And while you’re all busy dismissing the “one guy” in Pennsylvania (which nearly every Right winger on that Memeorandum list did) keep the following in mind: Yes, he was “one guy” who was espousing the extreme language of the furthest Right wing. So you think he’s the only “one guy” out there? Do you want the authorities to assume he’s the only “one guy” out there? Or do you think maybe they should be on the lookout in case there’s “one more guy” or one more after that?

The only way this isn’t Fauxrage is if you you think these extremist descriptions apply to you. If you don’t, then you’re dancing with straw men to score cheap political points. If you do, then I hope the DHS catches up with you before you kill someone.

(Fauxrage banner courtesy of T.G. Studios)

         

133 Comments

  1. I'm having another “tomato- tom-ah-to” moment here.

    Why?

    Sorry, but there's always a tension between those two things. Since conservatism's guiding principle is to conserve the status quo, the degree of internal consistency that you require would mean that even more so than now, they'd have to reject ANYTHING new. You know very well that if that were the case, you'd attack on that basis, so it's a case of any stick being good enough to beat 'em with.

    There's always a tension between what two things?

    Conserving the status quo does not explain why the same Republicans who attack national health care (e.g.) as “socialism” do not attack Medicare (e.g.) as socialism. I don't follow how that connects to “rejecting anything new.”

    So, on the Dem side with regard to foreign policy, is it also internally inconsistent when Obama orders a troop surge in Afghanistan while Kucinich speaks out against that escalation? Why don't the arguments (articulated now by Kucinich) about how this won't be won militarily and a troop surge is a futile waste of manpower, lives and resources apply here as they did in Iraq according to the Democrats?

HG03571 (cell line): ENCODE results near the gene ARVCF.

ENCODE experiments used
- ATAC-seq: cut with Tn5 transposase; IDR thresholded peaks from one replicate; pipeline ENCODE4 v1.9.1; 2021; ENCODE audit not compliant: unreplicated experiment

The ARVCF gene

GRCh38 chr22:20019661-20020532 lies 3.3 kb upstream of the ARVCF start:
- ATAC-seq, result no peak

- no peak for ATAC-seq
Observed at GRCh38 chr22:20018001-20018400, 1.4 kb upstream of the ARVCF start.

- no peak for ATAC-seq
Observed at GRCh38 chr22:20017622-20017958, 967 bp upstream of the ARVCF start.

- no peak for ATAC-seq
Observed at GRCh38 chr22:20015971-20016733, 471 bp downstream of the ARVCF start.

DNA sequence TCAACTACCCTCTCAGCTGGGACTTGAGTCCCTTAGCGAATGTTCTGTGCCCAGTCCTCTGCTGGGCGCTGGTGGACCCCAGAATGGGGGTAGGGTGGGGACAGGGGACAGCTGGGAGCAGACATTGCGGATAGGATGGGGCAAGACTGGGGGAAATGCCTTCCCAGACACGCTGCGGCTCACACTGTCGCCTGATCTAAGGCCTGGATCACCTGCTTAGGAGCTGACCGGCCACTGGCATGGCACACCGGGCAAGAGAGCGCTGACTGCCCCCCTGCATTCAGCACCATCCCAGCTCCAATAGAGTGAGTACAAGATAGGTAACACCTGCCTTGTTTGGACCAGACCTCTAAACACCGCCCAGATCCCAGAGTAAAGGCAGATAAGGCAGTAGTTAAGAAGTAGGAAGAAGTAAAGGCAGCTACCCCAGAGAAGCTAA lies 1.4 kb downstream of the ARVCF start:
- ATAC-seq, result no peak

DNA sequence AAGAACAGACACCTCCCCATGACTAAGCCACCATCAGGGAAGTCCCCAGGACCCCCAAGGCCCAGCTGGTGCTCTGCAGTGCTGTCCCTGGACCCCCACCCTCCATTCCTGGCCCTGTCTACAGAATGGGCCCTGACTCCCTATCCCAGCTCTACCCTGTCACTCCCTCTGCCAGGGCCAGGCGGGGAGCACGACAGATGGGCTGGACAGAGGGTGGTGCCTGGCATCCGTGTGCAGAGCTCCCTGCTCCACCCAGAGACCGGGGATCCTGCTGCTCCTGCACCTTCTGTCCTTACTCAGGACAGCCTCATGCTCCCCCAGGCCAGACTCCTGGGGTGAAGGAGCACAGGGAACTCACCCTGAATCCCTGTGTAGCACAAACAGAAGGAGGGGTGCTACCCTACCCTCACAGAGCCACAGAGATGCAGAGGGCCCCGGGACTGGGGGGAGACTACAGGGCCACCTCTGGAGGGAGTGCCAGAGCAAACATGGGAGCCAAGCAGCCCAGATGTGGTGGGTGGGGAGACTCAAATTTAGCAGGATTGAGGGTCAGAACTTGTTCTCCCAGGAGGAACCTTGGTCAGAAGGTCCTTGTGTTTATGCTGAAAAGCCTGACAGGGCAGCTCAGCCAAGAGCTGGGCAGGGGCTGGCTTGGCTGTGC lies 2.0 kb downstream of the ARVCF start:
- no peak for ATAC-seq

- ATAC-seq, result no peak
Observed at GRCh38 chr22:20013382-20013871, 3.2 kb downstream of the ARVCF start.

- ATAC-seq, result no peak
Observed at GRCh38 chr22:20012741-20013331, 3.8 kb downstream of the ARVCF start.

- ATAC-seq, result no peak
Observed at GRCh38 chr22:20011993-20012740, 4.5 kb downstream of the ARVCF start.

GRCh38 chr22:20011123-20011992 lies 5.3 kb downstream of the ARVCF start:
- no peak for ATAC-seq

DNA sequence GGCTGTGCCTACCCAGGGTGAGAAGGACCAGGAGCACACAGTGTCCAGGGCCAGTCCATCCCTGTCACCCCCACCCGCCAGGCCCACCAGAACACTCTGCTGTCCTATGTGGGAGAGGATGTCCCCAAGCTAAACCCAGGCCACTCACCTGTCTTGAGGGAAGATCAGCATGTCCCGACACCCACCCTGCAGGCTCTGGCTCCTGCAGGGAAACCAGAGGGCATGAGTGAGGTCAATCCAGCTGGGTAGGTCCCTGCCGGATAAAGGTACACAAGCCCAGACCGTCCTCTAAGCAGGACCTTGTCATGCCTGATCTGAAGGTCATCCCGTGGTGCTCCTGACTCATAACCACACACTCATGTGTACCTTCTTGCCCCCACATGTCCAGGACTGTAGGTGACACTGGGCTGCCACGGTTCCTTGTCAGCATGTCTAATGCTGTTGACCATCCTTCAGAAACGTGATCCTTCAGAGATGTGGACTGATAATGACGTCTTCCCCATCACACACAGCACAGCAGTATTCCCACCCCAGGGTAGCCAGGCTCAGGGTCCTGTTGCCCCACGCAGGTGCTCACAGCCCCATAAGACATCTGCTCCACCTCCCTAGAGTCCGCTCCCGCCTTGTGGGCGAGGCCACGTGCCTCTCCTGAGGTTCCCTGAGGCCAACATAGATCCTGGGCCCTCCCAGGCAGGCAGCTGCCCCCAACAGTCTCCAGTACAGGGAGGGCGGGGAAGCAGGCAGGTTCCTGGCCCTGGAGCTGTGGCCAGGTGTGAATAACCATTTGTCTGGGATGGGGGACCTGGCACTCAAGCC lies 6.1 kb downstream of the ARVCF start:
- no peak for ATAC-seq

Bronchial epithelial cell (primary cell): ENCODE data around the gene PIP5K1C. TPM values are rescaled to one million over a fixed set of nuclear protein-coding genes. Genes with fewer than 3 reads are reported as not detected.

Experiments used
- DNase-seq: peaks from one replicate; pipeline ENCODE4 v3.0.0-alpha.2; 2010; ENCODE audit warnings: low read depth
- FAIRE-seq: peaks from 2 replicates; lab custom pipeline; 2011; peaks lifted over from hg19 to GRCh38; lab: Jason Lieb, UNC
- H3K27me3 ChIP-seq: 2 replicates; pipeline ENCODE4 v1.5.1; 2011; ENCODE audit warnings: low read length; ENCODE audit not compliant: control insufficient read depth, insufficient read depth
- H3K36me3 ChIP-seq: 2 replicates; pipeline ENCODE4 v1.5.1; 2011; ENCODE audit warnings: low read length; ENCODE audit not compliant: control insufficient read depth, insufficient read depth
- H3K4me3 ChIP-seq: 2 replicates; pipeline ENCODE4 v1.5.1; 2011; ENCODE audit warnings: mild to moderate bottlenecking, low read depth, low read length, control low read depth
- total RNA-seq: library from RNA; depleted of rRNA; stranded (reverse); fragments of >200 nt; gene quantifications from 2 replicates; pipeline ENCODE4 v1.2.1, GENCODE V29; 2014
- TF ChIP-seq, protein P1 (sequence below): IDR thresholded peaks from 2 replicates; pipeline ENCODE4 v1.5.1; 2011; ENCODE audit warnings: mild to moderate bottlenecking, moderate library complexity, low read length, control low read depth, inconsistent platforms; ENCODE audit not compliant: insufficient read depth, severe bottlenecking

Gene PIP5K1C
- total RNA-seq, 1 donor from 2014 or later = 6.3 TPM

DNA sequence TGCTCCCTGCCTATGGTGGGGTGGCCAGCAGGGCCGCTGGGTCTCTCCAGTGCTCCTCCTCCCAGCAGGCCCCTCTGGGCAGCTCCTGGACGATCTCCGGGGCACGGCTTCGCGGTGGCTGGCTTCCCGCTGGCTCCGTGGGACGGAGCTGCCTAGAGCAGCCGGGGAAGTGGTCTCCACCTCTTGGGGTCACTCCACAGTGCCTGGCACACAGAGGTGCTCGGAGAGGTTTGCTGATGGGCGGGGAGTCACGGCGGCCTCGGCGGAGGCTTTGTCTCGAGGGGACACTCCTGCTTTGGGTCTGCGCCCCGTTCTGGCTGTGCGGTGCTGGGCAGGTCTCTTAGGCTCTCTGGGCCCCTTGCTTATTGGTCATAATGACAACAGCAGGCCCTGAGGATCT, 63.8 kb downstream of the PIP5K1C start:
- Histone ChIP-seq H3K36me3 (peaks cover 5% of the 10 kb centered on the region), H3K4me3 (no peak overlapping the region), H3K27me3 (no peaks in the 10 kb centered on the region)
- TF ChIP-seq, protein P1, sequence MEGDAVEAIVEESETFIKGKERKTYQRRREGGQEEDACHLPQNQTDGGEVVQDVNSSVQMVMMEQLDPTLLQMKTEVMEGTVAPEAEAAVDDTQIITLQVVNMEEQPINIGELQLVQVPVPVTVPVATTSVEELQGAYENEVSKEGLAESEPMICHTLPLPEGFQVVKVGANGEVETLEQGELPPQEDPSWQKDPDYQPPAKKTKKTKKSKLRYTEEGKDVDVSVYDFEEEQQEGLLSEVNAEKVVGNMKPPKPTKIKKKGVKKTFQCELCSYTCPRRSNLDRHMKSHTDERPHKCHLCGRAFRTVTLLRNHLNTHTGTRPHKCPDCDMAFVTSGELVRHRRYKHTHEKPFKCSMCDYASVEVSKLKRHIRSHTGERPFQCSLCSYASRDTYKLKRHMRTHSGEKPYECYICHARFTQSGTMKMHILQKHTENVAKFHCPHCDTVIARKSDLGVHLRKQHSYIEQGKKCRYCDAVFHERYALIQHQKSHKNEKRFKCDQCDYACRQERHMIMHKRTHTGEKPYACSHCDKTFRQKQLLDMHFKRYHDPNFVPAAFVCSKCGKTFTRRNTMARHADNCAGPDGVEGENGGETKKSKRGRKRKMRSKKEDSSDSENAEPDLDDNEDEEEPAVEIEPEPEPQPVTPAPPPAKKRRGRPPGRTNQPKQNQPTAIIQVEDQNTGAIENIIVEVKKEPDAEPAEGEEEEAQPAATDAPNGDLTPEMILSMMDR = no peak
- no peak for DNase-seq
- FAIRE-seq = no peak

CS, the above doesn't make sense. If Kucinich is arguing now against a surge in Afghanistan on the grounds that this won't be won militarily, and if the Democrats made the same argument regarding the surge in Iraq, where is the inconsistency?

  2. There was certainly a lot of anger about that unbridled Surveillance State — Dems in Congress were going out of their way to find a TV camera to say how much of an infringement it was on our civil liberties. So, now that many of those policies are being continued, what happened to all of that outrage? I know Glenn Greenwald remains up in arms about it, but I haven't seen too many faces complaining about it now that Obama is doing it.

    Greenwald is pissed about it. I'm pissed about it. Olbermann is pissed about it. Andrew Sullivan is pissed about it. Talking Points Memo has had some scathing posts about it.